Some time ago there was considerable concern in the security community over shortened link sites. The first one I remember was tinyurl.com, these sites allow you to enter a long URL and they provide you a shorter URL that will redirect to the site with the URL you provided them. With the increase in the use of Twitter and SMS which limit the number of characters in a message these services have become more common and easier to use.
The security concern with these is the recipient can’t see where the link goes before they click on it. For years education efforts have educated people how to determine where a link actually pointed. With these shortened URL’s it’ impossible to tell where they lead the only precaution possible is to trust the person sending you the link. With the number of people sharing links on Twitter it’s very difficult to determine which senders are trustworthy and which are not.
To alleviate some of this risk the US Federal Government started their own service to allow anyone to shorten links ending in .gov. This service produced a link that also ended in .gov, users could trust the link because only .gov sites would receive these shortened links. This was a relatively quick fix to provide a higher level of trust to shorted links. Unfortunately the fix wasn’t completely thought through and has itself been abused.
Some web sites are vulnerable to an attack called Open Redirect. The reason sites are vulnerable is because they accept a parameter from the web client and redirect the client to another site determined by that parameter. On the surface this sounds reasonable because no client would pass a parameter for a site they didn’t want to visit. The issue is that an attacker can present a user with the link and parameter that appears valid but takes the user to a malicious web site. This vulnerability wasn’t considered when the gov link shortening service was designed.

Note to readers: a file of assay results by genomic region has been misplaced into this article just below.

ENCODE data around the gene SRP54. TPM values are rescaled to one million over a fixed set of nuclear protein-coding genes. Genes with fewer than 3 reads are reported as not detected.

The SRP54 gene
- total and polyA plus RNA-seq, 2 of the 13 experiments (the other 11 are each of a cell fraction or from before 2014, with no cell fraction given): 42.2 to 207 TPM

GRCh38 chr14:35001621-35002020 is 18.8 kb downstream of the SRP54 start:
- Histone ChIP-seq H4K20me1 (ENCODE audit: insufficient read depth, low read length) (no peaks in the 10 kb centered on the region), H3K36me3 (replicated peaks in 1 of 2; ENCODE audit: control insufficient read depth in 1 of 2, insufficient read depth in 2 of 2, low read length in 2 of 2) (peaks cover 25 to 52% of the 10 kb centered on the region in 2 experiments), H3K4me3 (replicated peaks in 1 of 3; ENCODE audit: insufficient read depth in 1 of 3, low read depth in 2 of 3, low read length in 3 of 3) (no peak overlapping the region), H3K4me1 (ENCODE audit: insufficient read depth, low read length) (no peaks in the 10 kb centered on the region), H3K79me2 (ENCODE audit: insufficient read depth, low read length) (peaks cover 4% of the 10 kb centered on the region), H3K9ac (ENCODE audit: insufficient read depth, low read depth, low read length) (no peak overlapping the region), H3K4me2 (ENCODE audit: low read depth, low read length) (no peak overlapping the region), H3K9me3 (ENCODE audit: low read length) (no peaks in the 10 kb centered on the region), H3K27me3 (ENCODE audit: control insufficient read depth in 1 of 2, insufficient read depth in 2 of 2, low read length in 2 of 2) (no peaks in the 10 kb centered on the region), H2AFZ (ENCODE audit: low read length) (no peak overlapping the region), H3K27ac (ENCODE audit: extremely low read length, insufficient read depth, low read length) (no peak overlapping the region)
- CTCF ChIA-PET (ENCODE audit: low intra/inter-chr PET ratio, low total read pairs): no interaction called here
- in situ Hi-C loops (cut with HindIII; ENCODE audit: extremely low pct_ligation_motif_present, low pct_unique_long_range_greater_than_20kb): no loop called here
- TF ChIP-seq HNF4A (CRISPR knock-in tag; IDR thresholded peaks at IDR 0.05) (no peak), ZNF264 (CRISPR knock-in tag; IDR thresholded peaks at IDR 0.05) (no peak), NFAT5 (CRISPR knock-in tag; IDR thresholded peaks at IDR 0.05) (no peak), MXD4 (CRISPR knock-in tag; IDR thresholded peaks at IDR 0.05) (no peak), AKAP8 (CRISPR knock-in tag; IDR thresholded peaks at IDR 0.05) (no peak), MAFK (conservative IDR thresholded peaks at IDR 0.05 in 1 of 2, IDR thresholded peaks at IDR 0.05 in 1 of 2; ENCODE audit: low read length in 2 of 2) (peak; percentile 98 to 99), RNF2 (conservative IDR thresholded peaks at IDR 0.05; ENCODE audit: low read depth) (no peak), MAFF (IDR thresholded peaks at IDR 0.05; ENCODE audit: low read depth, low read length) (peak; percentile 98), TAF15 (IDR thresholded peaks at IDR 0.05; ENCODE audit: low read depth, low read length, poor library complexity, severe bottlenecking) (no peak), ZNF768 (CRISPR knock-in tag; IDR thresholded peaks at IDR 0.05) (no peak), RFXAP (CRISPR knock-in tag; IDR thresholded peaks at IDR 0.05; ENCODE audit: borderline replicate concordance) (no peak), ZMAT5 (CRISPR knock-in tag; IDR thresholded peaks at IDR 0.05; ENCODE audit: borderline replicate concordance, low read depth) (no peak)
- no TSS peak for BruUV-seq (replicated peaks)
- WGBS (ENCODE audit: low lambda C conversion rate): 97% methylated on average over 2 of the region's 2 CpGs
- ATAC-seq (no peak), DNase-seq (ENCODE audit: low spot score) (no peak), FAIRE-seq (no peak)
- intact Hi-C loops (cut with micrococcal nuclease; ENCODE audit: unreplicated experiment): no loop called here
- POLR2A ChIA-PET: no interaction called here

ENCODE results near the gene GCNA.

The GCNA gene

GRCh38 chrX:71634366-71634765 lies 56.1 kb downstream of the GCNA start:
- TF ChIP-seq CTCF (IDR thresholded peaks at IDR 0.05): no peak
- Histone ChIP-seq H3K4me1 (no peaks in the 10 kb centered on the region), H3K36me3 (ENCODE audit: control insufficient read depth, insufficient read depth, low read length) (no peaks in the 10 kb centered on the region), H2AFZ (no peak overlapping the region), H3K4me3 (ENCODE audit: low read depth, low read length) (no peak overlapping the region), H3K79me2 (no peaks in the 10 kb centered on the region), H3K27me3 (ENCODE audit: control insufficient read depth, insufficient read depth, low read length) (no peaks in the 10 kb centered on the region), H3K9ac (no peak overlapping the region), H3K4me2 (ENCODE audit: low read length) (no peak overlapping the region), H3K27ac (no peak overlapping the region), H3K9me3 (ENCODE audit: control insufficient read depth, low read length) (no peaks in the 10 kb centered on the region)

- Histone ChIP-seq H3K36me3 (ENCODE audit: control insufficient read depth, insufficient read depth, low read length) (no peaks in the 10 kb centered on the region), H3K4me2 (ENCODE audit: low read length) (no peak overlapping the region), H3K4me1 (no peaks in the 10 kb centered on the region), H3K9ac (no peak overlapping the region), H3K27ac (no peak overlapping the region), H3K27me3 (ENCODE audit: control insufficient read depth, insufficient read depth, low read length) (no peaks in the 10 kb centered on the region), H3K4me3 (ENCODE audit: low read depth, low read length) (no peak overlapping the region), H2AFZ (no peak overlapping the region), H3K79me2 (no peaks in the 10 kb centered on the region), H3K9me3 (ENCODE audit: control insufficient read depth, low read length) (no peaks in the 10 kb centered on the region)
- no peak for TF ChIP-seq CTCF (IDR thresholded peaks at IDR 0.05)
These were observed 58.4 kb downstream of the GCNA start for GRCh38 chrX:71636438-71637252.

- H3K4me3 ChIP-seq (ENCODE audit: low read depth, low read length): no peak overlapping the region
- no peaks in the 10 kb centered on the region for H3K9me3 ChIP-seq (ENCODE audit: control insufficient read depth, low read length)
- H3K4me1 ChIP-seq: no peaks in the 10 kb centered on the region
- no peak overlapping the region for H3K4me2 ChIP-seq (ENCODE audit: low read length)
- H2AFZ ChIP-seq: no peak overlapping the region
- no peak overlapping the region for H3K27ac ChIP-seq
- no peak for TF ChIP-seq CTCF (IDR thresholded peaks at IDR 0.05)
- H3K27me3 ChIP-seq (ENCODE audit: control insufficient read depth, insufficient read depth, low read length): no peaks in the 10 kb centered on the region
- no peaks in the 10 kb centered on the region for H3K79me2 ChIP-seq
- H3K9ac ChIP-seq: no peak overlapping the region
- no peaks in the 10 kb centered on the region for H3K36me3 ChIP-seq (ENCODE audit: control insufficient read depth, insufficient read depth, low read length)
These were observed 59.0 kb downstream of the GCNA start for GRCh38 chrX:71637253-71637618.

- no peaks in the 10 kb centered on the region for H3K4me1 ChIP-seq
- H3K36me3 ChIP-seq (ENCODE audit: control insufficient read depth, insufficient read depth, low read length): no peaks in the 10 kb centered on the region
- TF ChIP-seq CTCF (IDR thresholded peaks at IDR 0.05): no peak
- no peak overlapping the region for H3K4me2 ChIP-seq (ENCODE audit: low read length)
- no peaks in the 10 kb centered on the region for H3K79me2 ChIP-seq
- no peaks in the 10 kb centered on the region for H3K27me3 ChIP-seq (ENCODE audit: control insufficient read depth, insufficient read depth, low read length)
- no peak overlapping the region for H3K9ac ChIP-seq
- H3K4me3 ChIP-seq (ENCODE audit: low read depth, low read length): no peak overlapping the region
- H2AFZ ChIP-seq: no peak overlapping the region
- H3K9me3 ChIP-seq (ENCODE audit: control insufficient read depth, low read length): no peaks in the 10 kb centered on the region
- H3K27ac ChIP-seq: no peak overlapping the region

Since some .gov sites are vulnerable to the Open Redirect and no authentication is required to generate the shortened URL Attackers have realized they can use the .gov short links to redirect the user, twice actually, to their malicious sites. These sites currently aren’t installing malware or committing any other covert actions, they simply use the trust of the gov links and the promise of work from home opportunities to phish personal information from users.
When implementing any solution one of the steps should be to brainstorm how the solution could be abused and identify solutions to the most likely abuses. With a little extra effort the .gov shortening website could have the added capability to scan the long URL and verify it wasn’t vulnerable to the Open Redirect before generating the short link. This solution could still be implemented now but a number of users have already been impacted and trust in the short link service has already been damaged.